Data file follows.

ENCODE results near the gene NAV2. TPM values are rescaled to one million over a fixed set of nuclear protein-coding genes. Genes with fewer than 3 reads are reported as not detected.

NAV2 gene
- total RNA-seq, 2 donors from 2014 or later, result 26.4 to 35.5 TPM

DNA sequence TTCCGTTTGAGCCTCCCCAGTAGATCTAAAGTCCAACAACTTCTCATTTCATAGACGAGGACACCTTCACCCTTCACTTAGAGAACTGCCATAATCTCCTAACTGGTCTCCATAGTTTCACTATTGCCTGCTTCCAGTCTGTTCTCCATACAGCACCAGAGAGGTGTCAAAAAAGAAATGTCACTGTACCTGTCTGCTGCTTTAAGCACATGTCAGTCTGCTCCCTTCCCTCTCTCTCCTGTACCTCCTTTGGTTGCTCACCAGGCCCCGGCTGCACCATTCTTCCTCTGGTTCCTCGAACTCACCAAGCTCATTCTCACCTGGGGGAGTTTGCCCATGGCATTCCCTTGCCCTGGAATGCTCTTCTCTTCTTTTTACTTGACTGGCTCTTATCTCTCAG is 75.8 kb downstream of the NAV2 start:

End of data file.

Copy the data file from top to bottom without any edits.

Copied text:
ENCODE results near the gene NAV2. TPM values are rescaled to one million over a fixed set of nuclear protein-coding genes. Genes with fewer than 3 reads are reported as not detected.

NAV2 gene
- total RNA-seq, 2 donors from 2014 or later, result 26.4 to 35.5 TPM

DNA sequence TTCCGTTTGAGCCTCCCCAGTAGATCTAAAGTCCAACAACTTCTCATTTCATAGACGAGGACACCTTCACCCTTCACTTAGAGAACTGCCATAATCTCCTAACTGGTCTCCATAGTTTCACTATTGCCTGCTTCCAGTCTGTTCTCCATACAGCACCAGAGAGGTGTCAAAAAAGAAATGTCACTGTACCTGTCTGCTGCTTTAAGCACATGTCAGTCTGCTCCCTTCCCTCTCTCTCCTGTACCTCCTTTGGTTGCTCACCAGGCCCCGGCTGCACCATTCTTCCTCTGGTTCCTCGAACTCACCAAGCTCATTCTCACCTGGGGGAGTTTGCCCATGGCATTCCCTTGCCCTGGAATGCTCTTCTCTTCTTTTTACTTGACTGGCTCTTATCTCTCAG is 75.8 kb downstream of the NAV2 start: